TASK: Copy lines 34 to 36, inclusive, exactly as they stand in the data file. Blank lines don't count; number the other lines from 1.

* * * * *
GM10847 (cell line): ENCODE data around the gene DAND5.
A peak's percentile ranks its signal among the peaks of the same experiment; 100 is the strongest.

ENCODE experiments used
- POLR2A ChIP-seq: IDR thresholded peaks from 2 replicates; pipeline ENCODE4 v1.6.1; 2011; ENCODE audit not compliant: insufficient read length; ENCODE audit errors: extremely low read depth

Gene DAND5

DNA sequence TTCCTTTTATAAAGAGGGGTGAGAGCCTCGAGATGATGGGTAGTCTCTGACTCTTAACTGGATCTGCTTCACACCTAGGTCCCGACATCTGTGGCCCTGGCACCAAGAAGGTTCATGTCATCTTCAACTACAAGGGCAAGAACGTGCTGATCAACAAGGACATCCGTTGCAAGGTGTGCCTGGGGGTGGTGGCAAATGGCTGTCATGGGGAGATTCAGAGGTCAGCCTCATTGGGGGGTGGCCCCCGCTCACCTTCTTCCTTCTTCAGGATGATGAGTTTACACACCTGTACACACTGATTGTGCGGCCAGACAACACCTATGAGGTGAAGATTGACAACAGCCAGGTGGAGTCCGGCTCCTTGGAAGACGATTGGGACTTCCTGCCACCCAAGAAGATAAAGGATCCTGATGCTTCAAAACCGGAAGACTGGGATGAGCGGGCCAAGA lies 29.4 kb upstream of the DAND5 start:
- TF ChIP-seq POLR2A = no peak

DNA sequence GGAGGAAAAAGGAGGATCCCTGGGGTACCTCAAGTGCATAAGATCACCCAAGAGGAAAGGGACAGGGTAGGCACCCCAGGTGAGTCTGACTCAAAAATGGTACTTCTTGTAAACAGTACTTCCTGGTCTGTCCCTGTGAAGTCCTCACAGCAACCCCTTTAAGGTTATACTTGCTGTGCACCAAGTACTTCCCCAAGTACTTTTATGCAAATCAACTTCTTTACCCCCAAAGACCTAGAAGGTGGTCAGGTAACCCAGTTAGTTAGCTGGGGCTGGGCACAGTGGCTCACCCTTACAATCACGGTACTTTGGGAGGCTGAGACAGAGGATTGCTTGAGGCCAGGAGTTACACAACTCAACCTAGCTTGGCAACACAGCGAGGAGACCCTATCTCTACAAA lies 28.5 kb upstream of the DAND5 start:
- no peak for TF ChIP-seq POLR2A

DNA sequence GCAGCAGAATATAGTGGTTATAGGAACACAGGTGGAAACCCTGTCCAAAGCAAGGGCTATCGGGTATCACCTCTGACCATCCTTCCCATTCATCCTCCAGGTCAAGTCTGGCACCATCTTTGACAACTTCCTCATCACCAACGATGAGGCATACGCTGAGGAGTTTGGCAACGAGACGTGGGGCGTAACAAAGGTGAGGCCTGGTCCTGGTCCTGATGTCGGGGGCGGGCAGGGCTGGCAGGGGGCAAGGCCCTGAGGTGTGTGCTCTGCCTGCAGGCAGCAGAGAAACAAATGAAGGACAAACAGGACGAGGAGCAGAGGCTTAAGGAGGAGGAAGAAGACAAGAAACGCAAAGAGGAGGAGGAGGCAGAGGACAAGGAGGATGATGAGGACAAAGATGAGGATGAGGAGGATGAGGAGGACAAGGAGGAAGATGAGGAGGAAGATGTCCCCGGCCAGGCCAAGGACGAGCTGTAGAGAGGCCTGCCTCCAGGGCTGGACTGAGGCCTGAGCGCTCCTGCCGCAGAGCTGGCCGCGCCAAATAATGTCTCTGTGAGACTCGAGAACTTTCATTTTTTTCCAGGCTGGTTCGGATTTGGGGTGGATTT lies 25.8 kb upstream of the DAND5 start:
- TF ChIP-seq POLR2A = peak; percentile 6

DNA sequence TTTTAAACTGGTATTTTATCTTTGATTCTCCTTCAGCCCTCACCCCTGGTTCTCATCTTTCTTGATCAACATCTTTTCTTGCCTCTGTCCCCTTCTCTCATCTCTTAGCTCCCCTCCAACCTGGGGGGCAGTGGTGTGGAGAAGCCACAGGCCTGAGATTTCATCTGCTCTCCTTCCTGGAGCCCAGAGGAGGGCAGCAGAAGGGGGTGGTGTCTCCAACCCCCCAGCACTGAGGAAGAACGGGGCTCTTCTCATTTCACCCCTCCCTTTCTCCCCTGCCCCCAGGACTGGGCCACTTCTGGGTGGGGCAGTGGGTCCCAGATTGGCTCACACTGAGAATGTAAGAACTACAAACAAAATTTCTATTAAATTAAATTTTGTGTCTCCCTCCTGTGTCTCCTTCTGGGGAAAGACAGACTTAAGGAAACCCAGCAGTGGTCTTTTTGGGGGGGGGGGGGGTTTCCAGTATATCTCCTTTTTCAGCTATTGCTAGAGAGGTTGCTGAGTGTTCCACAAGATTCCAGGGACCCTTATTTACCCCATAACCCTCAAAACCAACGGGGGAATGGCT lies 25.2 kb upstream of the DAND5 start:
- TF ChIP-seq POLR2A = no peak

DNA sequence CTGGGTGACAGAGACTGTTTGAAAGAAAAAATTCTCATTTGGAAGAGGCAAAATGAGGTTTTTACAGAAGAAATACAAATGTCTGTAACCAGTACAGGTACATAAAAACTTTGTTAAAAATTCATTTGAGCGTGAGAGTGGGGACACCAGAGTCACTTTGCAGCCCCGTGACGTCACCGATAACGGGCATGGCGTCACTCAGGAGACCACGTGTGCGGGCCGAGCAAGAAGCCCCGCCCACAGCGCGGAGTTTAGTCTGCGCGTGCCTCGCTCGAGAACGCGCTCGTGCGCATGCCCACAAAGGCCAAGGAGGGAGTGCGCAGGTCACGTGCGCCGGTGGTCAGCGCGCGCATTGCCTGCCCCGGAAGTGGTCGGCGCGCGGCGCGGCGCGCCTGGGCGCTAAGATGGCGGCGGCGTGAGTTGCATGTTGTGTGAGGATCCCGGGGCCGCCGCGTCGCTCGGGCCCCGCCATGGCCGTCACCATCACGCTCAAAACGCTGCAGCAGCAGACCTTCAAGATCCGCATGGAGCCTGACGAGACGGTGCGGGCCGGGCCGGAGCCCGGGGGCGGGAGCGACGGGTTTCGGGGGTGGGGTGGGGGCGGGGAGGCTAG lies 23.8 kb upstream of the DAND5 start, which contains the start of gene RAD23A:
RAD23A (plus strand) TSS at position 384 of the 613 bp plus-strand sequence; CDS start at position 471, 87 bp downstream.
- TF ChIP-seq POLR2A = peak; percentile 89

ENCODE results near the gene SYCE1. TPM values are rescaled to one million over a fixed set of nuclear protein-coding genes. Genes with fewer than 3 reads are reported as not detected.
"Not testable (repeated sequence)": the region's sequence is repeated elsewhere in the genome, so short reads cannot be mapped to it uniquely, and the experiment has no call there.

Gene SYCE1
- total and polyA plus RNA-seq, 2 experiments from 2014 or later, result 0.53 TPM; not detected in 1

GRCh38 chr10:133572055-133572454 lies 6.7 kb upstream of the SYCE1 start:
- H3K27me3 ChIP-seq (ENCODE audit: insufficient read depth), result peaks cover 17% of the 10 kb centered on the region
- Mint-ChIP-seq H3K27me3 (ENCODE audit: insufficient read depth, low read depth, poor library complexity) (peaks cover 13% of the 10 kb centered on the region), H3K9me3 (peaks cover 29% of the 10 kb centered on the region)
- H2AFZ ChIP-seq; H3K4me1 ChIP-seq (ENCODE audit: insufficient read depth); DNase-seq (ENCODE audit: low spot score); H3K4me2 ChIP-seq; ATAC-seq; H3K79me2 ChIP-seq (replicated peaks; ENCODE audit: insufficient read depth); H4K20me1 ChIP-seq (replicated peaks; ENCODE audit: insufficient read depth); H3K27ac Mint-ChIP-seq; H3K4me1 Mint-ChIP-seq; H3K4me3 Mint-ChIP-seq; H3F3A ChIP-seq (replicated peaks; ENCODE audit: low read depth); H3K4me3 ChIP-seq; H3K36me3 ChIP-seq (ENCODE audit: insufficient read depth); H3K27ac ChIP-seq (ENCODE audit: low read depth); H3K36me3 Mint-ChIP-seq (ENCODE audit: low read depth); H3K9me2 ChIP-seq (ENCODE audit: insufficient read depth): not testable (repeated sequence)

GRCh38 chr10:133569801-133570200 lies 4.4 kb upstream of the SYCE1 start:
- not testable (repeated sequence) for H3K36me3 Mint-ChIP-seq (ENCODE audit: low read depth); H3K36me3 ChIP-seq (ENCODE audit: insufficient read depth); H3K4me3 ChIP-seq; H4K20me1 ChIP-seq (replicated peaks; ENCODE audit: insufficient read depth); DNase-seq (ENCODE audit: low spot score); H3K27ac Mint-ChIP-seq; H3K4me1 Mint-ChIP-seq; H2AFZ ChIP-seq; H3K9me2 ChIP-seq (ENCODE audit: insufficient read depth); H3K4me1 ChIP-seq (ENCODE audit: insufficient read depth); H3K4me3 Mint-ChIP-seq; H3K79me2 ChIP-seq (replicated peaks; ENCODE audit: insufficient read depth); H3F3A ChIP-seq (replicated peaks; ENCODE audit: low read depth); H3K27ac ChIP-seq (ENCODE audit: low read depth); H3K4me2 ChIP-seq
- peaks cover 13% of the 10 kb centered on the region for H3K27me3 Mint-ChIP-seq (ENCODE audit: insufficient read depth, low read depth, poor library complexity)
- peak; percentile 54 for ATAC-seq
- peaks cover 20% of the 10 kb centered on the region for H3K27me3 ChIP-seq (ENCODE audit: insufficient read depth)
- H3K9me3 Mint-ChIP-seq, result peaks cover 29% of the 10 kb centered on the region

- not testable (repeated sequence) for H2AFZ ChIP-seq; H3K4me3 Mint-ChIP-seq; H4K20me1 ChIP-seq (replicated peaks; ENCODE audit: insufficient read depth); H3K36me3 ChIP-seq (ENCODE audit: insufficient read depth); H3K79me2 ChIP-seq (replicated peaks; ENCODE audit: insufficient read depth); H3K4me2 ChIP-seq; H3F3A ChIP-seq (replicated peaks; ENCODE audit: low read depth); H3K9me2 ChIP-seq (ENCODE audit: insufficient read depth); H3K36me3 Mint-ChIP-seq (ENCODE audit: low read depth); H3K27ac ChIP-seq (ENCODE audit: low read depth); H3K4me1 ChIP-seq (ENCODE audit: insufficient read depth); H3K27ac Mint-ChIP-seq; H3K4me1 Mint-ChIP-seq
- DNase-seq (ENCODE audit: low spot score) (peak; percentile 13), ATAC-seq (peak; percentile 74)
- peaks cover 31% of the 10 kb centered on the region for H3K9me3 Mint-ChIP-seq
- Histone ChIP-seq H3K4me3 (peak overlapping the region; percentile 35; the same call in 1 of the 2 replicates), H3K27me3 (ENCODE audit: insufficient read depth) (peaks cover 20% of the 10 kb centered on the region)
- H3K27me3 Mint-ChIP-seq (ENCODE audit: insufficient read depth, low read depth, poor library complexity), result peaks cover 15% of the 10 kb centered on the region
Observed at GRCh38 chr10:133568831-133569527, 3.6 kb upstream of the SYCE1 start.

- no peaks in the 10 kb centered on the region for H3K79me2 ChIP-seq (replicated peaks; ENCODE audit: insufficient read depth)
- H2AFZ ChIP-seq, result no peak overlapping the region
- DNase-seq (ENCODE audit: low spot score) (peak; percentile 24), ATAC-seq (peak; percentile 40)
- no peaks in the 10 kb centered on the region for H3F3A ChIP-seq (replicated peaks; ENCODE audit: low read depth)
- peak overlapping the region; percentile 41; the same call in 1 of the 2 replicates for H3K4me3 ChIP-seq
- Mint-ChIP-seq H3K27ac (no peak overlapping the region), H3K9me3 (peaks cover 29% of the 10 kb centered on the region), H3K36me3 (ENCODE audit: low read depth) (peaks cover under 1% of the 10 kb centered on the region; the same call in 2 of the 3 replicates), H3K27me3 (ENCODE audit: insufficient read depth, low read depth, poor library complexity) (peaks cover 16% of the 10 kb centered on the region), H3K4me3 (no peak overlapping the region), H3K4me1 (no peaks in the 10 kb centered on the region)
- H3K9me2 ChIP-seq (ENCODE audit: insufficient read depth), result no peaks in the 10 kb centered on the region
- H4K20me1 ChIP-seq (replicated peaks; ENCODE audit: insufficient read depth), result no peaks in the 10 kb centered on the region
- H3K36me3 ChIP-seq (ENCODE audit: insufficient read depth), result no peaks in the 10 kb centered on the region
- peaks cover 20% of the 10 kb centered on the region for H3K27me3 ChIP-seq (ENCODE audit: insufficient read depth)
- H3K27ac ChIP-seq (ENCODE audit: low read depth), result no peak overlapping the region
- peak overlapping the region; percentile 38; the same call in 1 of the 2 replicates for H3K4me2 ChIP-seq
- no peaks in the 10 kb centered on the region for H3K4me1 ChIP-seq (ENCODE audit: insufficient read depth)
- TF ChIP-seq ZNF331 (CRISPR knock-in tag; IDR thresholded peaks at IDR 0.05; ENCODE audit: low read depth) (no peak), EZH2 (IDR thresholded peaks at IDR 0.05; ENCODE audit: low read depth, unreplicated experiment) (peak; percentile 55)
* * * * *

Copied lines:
- Histone ChIP-seq H3K4me3 (peak overlapping the region; percentile 35; the same call in 1 of the 2 replicates), H3K27me3 (ENCODE audit: insufficient read depth) (peaks cover 20% of the 10 kb centered on the region)
- H3K27me3 Mint-ChIP-seq (ENCODE audit: insufficient read depth, low read depth, poor library complexity), result peaks cover 15% of the 10 kb centered on the region
Observed at GRCh38 chr10:133568831-133569527, 3.6 kb upstream of the SYCE1 start.